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Wednesday, Nov 26, 2014
Health & Fitness

Treadmill lets Lynchburg employees walk and work


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LYNCHBURG, Va. — By late afternoon on a typical work day, Heather Brown usually craves a snack.

Instead of heading to the vending machine, the human resource manager for the City of Lynchburg hops on an “active work station” – a treadmill with an attached desk and computer that allows users to walk and work simultaneously.

“I signed up for the 3 o’clock slot, when I would normally get up and have a snack,” Brown said. “It makes a difference for me.”

This spring, the Central Virginia Health District spent $16,000 – a portion of the funding provided by the Virginia Department of Health Healthy Eating and Active Living Program – to purchase 10 treadmill desks.

The treadmill desks are part of an initiative spearheaded by Work Healthy Lynchburg, a coalition comprised of local business leaders that aims to help companies keep their employees healthy. Studies have shown that a healthy workforce is a productive one. Work Healthy Lynchburg wants to test the theory firsthand, and see if, in the long-run, it also can help decrease employers’ healthcare costs.

Work Healthy Lynchburg is an offshoot of Live Healthy Lynchburg, launched by former mayor Joan Foster in 2012 to address local health concerns.

“I do believe we will see improved health and clarity, concentration and energy levels,” Lynchburg Regional Chamber of Commerce’s Christine Kennedy said. The chamber is one of the driving forces behind the latest effort to develop healthy workplaces.

On June 16, treadmill desks were installed and workplace studies begun at Bank of the James, City Hall and Lynchburg’s Department of Human Services; two were installed at Genworth because of its size. The desks are free to companies.

“This is really just to get people moving,” said Brown, as she led the way recently to a council chamber-turned-treadmill room. “Any type of standing or moving is what we want to encourage.”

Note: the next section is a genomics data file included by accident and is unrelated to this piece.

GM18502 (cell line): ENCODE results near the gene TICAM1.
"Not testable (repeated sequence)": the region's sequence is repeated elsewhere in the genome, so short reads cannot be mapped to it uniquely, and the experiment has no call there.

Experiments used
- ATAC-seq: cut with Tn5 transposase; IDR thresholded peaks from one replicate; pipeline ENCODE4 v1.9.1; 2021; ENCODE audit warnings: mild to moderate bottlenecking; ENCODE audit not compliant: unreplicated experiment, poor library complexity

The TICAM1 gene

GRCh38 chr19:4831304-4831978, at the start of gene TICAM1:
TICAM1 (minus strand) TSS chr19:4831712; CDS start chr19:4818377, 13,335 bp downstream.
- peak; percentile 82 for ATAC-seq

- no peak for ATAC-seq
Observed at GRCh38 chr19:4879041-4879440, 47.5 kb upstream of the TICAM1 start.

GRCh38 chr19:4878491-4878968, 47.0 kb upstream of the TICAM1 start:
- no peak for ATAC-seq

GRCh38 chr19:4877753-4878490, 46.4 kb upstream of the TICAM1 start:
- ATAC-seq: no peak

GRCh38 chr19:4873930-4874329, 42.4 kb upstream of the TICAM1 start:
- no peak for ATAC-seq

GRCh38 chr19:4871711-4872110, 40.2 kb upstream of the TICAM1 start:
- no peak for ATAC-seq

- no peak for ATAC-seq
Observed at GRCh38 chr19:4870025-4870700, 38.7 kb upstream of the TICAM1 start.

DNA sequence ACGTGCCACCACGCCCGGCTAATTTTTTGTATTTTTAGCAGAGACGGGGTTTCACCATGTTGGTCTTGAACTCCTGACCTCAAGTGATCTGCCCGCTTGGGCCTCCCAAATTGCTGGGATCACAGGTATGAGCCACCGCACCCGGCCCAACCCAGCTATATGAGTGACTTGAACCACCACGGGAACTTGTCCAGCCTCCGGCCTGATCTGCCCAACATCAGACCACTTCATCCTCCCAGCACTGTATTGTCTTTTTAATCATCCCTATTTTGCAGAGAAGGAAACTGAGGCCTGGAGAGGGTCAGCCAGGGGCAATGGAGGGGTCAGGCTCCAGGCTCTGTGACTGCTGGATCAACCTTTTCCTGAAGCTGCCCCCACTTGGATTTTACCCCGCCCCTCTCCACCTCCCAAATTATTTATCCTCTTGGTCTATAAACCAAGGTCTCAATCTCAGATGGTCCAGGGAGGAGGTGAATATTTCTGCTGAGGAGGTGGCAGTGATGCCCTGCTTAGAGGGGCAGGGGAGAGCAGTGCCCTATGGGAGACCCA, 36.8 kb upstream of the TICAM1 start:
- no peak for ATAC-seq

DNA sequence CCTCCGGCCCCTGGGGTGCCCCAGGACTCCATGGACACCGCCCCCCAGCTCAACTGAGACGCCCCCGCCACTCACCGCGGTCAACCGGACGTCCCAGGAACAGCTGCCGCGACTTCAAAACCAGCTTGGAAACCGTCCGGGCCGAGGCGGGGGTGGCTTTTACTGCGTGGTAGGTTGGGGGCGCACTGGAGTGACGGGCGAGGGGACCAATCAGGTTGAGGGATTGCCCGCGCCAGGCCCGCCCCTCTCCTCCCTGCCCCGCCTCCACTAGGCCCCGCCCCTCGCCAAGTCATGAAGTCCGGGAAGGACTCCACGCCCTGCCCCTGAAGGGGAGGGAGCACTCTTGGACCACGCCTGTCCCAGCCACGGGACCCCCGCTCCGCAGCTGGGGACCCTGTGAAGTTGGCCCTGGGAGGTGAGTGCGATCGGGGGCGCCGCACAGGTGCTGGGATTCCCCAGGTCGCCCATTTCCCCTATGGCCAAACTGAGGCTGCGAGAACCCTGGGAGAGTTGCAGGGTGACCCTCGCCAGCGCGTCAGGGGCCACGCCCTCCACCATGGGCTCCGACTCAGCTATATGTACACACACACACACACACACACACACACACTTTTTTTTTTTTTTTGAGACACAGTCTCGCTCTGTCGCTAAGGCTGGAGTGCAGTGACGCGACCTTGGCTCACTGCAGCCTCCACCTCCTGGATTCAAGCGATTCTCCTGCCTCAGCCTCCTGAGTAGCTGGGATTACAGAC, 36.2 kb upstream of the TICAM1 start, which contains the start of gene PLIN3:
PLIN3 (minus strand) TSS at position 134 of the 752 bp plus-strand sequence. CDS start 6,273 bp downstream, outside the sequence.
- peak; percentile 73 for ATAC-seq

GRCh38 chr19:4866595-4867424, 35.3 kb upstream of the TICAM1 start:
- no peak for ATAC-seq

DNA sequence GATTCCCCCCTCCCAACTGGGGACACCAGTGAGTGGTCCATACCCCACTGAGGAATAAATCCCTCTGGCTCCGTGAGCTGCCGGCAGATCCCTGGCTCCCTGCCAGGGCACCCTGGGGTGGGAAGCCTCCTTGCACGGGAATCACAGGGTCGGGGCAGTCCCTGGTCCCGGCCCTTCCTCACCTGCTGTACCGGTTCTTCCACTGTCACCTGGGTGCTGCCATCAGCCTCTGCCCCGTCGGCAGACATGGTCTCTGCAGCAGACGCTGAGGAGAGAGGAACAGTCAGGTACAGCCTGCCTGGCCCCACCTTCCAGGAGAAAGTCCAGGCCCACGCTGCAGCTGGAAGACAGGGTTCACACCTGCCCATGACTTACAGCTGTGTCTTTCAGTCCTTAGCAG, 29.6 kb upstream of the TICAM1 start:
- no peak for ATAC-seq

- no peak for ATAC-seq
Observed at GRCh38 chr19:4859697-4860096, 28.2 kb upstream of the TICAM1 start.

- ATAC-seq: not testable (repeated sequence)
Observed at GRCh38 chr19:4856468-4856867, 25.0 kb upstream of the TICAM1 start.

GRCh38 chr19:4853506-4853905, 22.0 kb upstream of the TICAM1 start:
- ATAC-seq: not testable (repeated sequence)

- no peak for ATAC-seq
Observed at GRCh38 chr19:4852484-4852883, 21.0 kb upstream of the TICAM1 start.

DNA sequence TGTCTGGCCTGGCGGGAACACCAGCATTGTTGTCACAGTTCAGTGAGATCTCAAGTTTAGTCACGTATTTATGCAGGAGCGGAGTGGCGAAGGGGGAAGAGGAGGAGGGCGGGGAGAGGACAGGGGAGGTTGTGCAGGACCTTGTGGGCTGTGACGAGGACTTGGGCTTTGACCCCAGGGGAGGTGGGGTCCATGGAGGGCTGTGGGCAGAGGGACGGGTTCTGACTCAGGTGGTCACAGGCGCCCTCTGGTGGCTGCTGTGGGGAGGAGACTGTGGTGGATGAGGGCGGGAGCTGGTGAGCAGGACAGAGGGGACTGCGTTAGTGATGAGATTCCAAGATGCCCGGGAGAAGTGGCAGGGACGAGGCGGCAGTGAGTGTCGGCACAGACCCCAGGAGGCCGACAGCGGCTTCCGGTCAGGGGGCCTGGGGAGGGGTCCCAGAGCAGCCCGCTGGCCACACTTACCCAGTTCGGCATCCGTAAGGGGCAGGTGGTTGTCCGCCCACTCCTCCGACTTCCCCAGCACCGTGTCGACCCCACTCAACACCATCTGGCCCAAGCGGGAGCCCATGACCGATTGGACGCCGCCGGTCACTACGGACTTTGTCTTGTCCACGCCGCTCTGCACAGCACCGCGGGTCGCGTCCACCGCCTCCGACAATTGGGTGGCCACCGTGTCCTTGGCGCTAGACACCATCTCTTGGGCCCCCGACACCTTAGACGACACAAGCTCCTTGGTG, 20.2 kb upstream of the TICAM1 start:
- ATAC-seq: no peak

Within the past week, Work Healthy Lynchburg announced the acquisition of 10 more treadmill desks to add to the three that have yet to be distributed. In August, four will be given to health departments in Amherst, Appomattox, Bedford and Campbell counties.

“This is also a way for us to incorporate worksite wellness among our employees,” said Leslie Hoglund, senior health educator with the Central Virginia Health District.

The remaining treadmill desks will go to companies whose employees have high stress, but sedentary jobs. Distribution is expected to happen this month. The group has yet to determine which businesses will receive the desks. Work Healthy Lynchburg already has a waiting list.

The response so far has been positive.

“What we are hearing so far is that timeslots are full. People want activity, and what this tells us is that we are on to something,” Kennedy said.

Employees reserve the treadmill desk when it suits them, record their perceived stress and productivity levels on a scale of 1 to 10 before and after walking, stroll at their own pace and, at city hall, can work on everything from email to in-house training while using the desk.

“Anything that we can to do to help facilitate health management and wellness in the workplace is a good thing,” said Bonnie Svrcek, Lynchburg’s deputy city manager. The city is one of the major partners in the Work Healthy Lynchburg initiative.

Ivetta Campbell, Lynchburg City administrative services associate, has used the treadmill desk every day of the week since it was installed in city hall. It’s gone so smoothly, she’s taken to bringing a flash drive down to the first floor with her so she can continue working on what she was doing up on the third floor.

“I think it’s a personal thing,” Campbell said recently, as she walked in her dress and running shoes. “It depends on your priorities. It may not be for everybody. But for me it’s just a good break from the desk and I think it’s worthwhile.”

She’s one of 25 people in city hall – and 70 across the city – who use the work station during work hours. Work Healthy Lynchburg encouraged all companies to design their own treadmill desk schedules and workspace, one that would fit their unique work culture.

The only requirements were the pre- and post-participation surveys, which the health department will to determine the impacts of the active work stations. Prior to using the treadmill desks, employees recorded baseline data such as high blood pressure, body mass index and chronic conditions like diabetes. At the end, the same data will be collected.

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